Is Chief Michael Sullivan Preparing & Protecting His Agency?

A recent interview with Interim Phoenix Police Chief Michael Sullivan on the DOJ Investigation revealed some rather cryptic messages that may signal a future focus from the Department of Justice and questions as to whether Sullivan is proactively preparing for the DOJ Investigation.

The investigation into the Phoenix Police Department hit the two year mark in August and its clear that it did not begin with a single high profile incident. According to AZ Family,  “it stemmed from allegations of excessive force, discriminatory policing, retaliation against protesters, violations surrounding how it treats those with behavioral health and the homeless.”

That description sounds like every large city in America and considering that Phoenix officers respond to over 2 million calls a year, there will surely be some incidents that the DOJ wants to focus on.

According to Sullivan,  the department has turned over “tens of thousands of body camera videos and documents” along with hosting the DOJ on seven different occasions.

This relationship appears friendly at the moment but the DOJ never walks away. With millions of citizen contacts a year and thousands of videos, they will raise a concern about something and the early bet is on use of force.

Sullivan said that there has been an increase in police shootings and while he said that he doesn’t see anything “systematically,” he surely knows that the DOJ is not in the business of seeing it that way.

Sullivan comes from Baltimore and was likely hired because of his experience with the DOJ in that city but unless he wants Phoenix crime to compete with Baltimore, Sullivan should be analyzing his use of force at a level that places the increase in the appropriate context.

The idea that an increase in use of force is automatically the fault of law enforcement, is about as far from reality as it comes. Phoenix, like many other cities have implemented de-escalation training but all the de-escalation on the planet will not stop use of force if the suspect fails to de-escalate.

Could the increase in use of force be because the city recently saw the highest violent crime rate in two decades?

Could the increase in use of force be because violent criminals are not being prosecuted at the same rate as in previous years and thus, encountering law enforcement at an increased amount?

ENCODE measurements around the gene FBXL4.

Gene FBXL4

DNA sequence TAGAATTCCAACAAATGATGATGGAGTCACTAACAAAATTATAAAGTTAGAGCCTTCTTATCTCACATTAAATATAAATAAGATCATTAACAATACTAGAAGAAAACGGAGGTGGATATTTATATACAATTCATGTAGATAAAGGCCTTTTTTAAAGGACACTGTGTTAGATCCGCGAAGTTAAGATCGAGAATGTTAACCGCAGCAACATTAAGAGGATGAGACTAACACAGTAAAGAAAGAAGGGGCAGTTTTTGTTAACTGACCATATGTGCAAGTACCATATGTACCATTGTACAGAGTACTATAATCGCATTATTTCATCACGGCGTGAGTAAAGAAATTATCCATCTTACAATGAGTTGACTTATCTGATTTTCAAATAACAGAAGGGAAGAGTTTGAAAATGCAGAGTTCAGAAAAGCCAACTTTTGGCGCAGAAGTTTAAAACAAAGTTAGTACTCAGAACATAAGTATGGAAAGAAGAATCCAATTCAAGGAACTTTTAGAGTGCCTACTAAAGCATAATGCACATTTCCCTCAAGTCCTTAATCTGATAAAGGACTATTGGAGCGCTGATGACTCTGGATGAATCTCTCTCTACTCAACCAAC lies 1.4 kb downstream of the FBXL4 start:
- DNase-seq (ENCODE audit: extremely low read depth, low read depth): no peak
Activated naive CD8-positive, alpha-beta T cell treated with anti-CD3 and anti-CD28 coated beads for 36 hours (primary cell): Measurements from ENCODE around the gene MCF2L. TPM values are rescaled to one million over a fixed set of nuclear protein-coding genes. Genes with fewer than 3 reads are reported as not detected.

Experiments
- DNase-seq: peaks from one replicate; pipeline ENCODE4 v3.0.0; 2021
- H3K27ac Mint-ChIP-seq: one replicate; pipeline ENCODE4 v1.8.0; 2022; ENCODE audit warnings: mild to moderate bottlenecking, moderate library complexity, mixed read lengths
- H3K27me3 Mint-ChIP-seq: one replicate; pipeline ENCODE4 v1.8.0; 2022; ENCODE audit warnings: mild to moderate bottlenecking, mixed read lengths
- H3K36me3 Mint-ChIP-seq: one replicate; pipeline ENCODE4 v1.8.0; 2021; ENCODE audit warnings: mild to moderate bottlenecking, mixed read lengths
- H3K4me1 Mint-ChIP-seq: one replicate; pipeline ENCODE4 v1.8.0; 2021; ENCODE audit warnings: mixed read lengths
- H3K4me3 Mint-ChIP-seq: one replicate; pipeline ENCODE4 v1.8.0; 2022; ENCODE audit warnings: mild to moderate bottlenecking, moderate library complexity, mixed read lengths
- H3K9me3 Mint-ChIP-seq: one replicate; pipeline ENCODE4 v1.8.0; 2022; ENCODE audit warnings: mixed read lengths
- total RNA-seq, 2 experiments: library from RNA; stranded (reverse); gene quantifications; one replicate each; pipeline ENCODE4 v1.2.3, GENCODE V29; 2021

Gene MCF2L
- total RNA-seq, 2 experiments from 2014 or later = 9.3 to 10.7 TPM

Sullivan is being paid to answer this now and not respond to a Department of Justice investigation later.

The time is over for law enforcement leaders to simply talk use of force “numbers” and to analyze them at a high level to place context around them.

After all, the numbers mean nothing without the details.

The DOJ has a 30 year track record of using simplistic statements (and methodology) to accuse agencies of “patterns and practices.” Once again, Sullivan must know this and he has surely read previous DOJ investigations to know what to expect in the coming weeks or months.

Will his agency be accused of a “pattern and practice” because there is an increase in use of force?

Will his agency be accused of a “pattern and practice” because those being subject to force by the Phoenix Police Department do not reflect the population of the community exactly?

We can answer both questions without seeing the DOJ final investigation because we have read other reports and have spoken to several experts.


We specifically know that the race of those that use of force are used on will not reflect the community because those committing crime in Phoenix do not reflect the community. We know that because the FBI says so and we assume that Sullivan is aware of this because his agency reports the arrest (and victim) data to the FBI.

Sullivan also knows what we know.

The entire population in Phoenix is not subject to having force used on them. Only those being arrested have force used on them.

So, any comparison of anything to the activity of the Phoenix Police Department that attempts to use the entire population as a baseline is flawed from the beginning. This is exactly what will be in the final investigation by the DOJ and we expect Sullivan to be prepared for this.

This takes research, study and an analysis of use of force at a very high level. 

The residents of Phoenix deserve this and it’s not only possible but it’s being done across the country and appears to be kryptonite to the DOJ.

Sullivan can simply ask his colleague in Dallas, Chief Eddie Garcia, at this months IACP Conference.

When unveiling the public dashboard earlier this year, Garcia said that “You can have your own perceptions. You can have your own opinions, but you can’t have your own facts,.”

Garcia calls the Police Force Analysis Program the “Pinnacle of Transparency.” In fact, you can view what Garcia has done here.

Interim Police Chief Michael Sullivan’s job is to not “wait” and respond to the DOJ but ensure that any “opinions” they may have are met with facts.